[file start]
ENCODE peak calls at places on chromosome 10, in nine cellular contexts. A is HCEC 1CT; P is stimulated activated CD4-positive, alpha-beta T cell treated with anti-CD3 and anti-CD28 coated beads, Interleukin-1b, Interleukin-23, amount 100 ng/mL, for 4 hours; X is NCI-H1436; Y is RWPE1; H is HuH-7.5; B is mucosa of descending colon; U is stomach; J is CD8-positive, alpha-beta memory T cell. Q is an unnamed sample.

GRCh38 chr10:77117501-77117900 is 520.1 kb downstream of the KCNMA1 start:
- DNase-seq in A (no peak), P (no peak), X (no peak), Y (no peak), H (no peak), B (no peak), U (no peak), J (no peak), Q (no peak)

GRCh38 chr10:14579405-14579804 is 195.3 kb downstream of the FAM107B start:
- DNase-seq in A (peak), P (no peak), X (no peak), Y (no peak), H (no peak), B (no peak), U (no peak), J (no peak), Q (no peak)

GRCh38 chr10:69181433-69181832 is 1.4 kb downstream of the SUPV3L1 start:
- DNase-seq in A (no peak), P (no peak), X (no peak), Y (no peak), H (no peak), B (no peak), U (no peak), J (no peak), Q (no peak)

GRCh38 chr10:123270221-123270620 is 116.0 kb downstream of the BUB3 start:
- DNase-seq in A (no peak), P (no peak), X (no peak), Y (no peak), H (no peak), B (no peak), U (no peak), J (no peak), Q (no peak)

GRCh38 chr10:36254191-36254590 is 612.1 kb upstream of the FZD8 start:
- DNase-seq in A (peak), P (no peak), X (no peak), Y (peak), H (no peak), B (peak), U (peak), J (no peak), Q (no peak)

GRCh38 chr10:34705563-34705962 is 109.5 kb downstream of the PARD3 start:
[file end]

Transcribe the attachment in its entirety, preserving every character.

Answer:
ENCODE peak calls at places on chromosome 10, in nine cellular contexts. A is HCEC 1CT; P is stimulated activated CD4-positive, alpha-beta T cell treated with anti-CD3 and anti-CD28 coated beads, Interleukin-1b, Interleukin-23, amount 100 ng/mL, for 4 hours; X is NCI-H1436; Y is RWPE1; H is HuH-7.5; B is mucosa of descending colon; U is stomach; J is CD8-positive, alpha-beta memory T cell. Q is an unnamed sample.

GRCh38 chr10:77117501-77117900 is 520.1 kb downstream of the KCNMA1 start:
- DNase-seq in A (no peak), P (no peak), X (no peak), Y (no peak), H (no peak), B (no peak), U (no peak), J (no peak), Q (no peak)

GRCh38 chr10:14579405-14579804 is 195.3 kb downstream of the FAM107B start:
- DNase-seq in A (peak), P (no peak), X (no peak), Y (no peak), H (no peak), B (no peak), U (no peak), J (no peak), Q (no peak)

GRCh38 chr10:69181433-69181832 is 1.4 kb downstream of the SUPV3L1 start:
- DNase-seq in A (no peak), P (no peak), X (no peak), Y (no peak), H (no peak), B (no peak), U (no peak), J (no peak), Q (no peak)

GRCh38 chr10:123270221-123270620 is 116.0 kb downstream of the BUB3 start:
- DNase-seq in A (no peak), P (no peak), X (no peak), Y (no peak), H (no peak), B (no peak), U (no peak), J (no peak), Q (no peak)

GRCh38 chr10:36254191-36254590 is 612.1 kb upstream of the FZD8 start:
- DNase-seq in A (peak), P (no peak), X (no peak), Y (peak), H (no peak), B (peak), U (peak), J (no peak), Q (no peak)

GRCh38 chr10:34705563-34705962 is 109.5 kb downstream of the PARD3 start: